The core difference between Evocative and the Focused Critiques is that Evocative homes in on one core aspect of the art - that is emotive expression - which we found was extremely lacking in the 1400+ EXPOSE’ 1 entries. Evocative is a macro level forum where suggestions and critiques will be made on a high level rather than the nitty gritty technicalities.

Hopefully that clears up any misconceptions about what this forum is about.

Leonard.


#23

This is an excellent idea that will most likely raise the bar for critiques as well as the artwork being ‘processed’ herein - if everything works out.

This macro level property of art is what it’s all about in the end. I also strongly believe that people will never be able to excel in their work until they have transcended beyond the technical aspects of 3D in particular.

Looking forward to see how this develops.


#24

Oo, somewhere to hide from the dread phrase WIREZ PLZ. This has arrived at a good time for me; I’m in the early stages of a new project that’ll benefit no end from some critical input.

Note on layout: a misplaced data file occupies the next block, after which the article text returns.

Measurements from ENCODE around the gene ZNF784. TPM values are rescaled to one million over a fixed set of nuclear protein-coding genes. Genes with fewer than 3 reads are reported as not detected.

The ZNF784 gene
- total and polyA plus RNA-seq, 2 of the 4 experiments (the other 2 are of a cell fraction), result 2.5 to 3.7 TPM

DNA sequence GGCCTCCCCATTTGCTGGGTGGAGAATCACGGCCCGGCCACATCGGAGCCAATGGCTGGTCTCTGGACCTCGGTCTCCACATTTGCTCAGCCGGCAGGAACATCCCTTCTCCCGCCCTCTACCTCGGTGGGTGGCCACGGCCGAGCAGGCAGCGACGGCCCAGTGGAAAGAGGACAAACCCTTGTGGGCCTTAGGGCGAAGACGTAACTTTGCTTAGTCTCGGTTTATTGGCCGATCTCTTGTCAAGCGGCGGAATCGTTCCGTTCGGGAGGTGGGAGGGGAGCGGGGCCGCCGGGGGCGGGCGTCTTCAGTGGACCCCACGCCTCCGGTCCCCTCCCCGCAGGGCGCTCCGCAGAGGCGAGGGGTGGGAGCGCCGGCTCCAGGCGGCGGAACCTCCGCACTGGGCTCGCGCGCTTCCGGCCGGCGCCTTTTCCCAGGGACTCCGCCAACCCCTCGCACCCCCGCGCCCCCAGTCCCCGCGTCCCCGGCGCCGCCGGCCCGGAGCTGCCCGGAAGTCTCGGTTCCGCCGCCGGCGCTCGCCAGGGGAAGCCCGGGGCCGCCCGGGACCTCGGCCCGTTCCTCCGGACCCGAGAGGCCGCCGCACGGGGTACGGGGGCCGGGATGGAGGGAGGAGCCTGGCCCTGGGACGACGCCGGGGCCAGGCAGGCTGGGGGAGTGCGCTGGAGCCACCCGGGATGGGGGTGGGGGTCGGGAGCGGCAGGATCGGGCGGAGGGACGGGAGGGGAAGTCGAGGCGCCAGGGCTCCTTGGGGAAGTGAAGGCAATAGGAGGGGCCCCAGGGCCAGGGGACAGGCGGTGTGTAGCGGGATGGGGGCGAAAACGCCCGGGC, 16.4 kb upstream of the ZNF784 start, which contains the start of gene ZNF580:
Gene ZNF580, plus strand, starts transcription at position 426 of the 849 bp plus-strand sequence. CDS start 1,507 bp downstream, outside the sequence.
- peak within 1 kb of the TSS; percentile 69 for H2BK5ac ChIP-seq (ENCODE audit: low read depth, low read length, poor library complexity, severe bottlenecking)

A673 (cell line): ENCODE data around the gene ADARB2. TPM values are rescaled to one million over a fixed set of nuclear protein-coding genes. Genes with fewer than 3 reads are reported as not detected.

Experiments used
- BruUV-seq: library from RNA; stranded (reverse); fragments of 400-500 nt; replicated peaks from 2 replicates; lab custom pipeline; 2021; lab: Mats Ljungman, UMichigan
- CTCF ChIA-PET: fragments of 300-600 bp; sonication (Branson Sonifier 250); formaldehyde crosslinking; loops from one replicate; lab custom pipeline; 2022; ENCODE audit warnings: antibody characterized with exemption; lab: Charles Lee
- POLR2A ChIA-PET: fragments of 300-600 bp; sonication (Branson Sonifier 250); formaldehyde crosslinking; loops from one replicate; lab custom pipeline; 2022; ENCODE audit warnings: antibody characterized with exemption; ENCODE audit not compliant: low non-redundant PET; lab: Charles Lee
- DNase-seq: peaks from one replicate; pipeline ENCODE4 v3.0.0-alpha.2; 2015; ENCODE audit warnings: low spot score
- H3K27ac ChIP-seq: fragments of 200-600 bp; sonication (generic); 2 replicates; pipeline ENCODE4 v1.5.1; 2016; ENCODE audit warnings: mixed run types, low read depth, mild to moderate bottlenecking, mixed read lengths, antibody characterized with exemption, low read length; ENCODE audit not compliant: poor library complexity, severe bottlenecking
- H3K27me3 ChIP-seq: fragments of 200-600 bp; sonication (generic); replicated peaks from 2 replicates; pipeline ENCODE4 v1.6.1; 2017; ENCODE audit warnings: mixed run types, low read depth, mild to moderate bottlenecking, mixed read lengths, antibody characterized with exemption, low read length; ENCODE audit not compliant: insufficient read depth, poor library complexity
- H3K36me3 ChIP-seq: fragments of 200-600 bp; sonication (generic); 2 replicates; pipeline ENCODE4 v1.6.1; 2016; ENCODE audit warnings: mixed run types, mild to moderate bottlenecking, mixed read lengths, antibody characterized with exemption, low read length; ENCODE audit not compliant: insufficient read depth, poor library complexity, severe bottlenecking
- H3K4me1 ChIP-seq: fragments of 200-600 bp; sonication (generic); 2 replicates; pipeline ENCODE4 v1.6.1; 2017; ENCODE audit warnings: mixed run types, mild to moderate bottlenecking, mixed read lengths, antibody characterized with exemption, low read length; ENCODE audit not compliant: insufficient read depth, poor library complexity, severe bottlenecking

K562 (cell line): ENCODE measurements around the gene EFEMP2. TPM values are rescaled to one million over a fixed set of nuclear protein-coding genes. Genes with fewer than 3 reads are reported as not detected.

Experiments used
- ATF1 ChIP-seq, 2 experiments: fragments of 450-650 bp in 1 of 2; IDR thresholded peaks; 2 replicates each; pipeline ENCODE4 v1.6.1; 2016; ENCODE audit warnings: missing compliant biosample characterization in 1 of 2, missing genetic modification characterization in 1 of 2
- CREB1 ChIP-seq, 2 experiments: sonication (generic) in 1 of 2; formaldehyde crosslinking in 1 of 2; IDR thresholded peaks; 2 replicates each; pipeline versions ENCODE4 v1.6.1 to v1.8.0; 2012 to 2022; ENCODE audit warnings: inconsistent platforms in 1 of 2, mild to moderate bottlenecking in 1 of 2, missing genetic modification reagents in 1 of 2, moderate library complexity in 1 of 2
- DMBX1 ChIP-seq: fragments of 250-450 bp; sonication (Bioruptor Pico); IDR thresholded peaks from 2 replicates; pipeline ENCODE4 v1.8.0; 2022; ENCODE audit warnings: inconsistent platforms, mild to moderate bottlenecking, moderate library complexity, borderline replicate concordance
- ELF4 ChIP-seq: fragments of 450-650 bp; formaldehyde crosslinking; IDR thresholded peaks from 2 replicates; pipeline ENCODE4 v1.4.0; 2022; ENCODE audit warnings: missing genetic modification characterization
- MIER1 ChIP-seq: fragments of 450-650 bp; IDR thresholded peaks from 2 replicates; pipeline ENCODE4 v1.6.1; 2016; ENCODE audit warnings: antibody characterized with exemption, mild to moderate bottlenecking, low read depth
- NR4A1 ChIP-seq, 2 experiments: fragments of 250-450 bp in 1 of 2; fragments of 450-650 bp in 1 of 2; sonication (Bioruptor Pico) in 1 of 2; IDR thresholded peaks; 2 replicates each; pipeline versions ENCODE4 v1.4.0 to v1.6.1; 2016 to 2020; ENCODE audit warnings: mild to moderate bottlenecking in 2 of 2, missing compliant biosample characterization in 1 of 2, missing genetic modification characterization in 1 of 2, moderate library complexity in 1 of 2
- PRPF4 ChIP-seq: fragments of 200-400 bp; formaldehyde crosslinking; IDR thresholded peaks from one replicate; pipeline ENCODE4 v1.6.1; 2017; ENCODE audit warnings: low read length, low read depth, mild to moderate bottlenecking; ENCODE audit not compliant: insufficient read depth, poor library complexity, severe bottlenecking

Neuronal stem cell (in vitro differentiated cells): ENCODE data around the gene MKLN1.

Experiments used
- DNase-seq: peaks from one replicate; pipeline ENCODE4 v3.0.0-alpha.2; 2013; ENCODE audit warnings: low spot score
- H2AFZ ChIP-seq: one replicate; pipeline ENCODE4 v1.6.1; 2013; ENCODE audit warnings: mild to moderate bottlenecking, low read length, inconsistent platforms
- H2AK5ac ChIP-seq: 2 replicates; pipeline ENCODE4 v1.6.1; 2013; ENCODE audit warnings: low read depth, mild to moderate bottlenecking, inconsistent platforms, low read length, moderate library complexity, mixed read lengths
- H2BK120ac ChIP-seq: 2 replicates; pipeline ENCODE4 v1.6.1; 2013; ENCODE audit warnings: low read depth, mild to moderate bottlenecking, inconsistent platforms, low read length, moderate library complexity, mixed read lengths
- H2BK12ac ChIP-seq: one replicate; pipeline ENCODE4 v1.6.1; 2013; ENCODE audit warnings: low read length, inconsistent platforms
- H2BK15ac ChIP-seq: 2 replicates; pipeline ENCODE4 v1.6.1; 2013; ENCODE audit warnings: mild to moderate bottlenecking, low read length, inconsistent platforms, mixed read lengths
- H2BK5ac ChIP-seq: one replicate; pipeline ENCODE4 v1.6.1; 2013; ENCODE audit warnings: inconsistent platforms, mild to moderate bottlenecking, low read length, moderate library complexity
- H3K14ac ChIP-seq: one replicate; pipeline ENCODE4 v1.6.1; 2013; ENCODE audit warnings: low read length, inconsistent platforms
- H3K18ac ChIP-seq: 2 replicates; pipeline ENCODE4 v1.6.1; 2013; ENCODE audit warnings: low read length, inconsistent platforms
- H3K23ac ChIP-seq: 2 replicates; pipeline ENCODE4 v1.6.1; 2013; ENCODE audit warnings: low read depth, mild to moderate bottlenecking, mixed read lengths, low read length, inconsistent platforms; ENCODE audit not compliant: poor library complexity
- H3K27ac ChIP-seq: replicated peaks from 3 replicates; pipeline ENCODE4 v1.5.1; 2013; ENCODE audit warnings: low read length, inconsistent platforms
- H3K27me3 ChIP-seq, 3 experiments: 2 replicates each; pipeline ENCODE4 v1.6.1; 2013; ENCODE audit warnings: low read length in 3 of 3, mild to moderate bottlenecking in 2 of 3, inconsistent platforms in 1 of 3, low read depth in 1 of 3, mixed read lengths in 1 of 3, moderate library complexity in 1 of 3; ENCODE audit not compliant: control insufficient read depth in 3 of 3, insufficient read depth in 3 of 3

Finally a chance to critique ideas and intentions rather than bleedin’ polygons. :wink:


#25

oh by the way does someone know good books or a couple of websites about this stuff? The article was great but too short :wink: I’ve had some of this in college but i’d like to know more about it.


#26

im working on an animation for my thesis project. I’ve done most the models and have done the storyboards. Would it be a good idea to post my storyboards and maybe get tips as to the emotion that should be portrayed before I start animating?


#27

Originally posted by Leonard
[B]
Hopefully that clears up any misconceptions about what this forum is about.

Leonard. [/B]

Leo-

Thank you for the detailed explanation. I do wish you all luck in this new endeavor, and I know the benefits will greatly outweigh the complications.

-Matt


#28

Awesome, I’m excited to see where this forum goes.

Critiquing storyboards is a good idea.


#29

Phew!

About time, and what a great idea, Mark!!!

CGer’s aside, this should help pry open the redundant ‘third eyes’ of the (non)admiring masses…

Atwooki


#30

Great idea!
I think this Forum is very much needed.

None of my clients are interested in the technical stuff behind a picture.
They dont care if i modelled all of swedens population from a torus, or if i imported them from poser.

What matters to them is: what does the picture communicate?
Does it communicate?

I used to be an Art Director (Advertising) and when i bought photograpy, illustrations or for that matter pure 3D, i tended to not go for technically perfect stuff.
Anyone can with time/practice/talent become technically skilled.

What sets the great artists apart from the merely good ones seems more intangible.